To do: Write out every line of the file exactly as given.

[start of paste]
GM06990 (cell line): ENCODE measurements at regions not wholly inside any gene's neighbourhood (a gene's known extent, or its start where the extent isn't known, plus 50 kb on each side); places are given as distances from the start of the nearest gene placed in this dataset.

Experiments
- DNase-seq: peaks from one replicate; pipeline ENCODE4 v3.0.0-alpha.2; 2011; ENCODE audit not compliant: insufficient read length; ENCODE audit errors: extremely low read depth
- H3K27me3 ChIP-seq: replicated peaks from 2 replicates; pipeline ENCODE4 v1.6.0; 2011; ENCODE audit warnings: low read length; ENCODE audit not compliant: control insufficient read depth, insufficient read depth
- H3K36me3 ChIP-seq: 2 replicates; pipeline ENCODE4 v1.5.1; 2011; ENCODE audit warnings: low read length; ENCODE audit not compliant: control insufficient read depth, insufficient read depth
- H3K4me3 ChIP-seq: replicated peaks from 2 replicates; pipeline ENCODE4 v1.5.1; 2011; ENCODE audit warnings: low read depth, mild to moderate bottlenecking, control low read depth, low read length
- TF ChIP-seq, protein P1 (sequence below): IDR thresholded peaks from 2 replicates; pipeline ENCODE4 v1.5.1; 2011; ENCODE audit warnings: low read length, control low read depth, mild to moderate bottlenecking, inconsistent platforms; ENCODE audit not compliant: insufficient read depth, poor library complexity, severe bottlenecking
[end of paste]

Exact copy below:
GM06990 (cell line): ENCODE measurements at regions not wholly inside any gene's neighbourhood (a gene's known extent, or its start where the extent isn't known, plus 50 kb on each side); places are given as distances from the start of the nearest gene placed in this dataset.

Experiments
- DNase-seq: peaks from one replicate; pipeline ENCODE4 v3.0.0-alpha.2; 2011; ENCODE audit not compliant: insufficient read length; ENCODE audit errors: extremely low read depth
- H3K27me3 ChIP-seq: replicated peaks from 2 replicates; pipeline ENCODE4 v1.6.0; 2011; ENCODE audit warnings: low read length; ENCODE audit not compliant: control insufficient read depth, insufficient read depth
- H3K36me3 ChIP-seq: 2 replicates; pipeline ENCODE4 v1.5.1; 2011; ENCODE audit warnings: low read length; ENCODE audit not compliant: control insufficient read depth, insufficient read depth
- H3K4me3 ChIP-seq: replicated peaks from 2 replicates; pipeline ENCODE4 v1.5.1; 2011; ENCODE audit warnings: low read depth, mild to moderate bottlenecking, control low read depth, low read length
- TF ChIP-seq, protein P1 (sequence below): IDR thresholded peaks from 2 replicates; pipeline ENCODE4 v1.5.1; 2011; ENCODE audit warnings: low read length, control low read depth, mild to moderate bottlenecking, inconsistent platforms; ENCODE audit not compliant: insufficient read depth, poor library complexity, severe bottlenecking